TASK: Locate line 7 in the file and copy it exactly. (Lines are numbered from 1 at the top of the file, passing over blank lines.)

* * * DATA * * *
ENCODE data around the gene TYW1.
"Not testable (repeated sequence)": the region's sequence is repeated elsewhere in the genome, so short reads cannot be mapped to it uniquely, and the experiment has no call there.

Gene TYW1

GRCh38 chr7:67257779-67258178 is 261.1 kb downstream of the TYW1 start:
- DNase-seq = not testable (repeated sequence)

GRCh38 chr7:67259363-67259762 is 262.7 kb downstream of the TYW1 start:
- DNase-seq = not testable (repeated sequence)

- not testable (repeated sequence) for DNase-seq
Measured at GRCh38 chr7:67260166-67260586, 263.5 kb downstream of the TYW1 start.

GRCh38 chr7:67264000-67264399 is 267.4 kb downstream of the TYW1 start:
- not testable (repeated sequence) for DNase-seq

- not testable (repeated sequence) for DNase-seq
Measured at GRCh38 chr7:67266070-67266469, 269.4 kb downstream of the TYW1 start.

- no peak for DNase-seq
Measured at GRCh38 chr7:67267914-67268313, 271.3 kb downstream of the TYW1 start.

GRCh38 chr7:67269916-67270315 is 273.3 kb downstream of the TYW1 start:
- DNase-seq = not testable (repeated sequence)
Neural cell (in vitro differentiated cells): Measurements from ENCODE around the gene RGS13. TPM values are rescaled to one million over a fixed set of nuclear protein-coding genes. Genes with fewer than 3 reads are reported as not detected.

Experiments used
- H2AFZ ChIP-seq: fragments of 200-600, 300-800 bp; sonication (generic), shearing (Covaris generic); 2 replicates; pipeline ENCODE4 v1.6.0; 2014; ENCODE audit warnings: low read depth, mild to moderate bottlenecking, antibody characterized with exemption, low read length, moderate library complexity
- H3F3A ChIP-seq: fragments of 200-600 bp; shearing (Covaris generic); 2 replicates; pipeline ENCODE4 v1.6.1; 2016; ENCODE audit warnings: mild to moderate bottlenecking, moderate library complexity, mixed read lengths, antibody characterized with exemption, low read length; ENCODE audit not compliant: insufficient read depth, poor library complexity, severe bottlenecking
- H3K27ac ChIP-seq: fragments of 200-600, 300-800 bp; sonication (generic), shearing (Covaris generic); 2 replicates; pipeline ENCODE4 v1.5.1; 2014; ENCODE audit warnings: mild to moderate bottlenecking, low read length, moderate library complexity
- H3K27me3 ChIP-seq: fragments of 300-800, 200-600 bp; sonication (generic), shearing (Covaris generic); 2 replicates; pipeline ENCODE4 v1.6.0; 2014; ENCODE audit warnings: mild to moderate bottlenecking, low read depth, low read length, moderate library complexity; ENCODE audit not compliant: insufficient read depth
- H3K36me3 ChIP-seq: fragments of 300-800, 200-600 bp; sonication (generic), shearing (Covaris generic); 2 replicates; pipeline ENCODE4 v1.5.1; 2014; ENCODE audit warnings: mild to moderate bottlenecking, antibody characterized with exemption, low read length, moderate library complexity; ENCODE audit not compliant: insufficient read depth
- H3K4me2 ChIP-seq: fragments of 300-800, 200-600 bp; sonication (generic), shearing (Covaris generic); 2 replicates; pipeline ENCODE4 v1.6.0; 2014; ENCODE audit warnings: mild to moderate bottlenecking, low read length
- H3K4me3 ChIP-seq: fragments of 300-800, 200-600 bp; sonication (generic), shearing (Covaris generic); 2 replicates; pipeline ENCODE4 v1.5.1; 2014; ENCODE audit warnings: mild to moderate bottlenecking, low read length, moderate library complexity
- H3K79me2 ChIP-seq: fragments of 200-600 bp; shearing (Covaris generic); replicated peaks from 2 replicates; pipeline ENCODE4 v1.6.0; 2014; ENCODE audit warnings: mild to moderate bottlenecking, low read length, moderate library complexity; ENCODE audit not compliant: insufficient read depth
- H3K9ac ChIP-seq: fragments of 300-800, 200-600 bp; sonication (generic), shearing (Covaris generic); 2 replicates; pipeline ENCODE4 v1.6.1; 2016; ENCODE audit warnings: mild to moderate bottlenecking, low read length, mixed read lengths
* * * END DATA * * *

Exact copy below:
- DNase-seq = not testable (repeated sequence)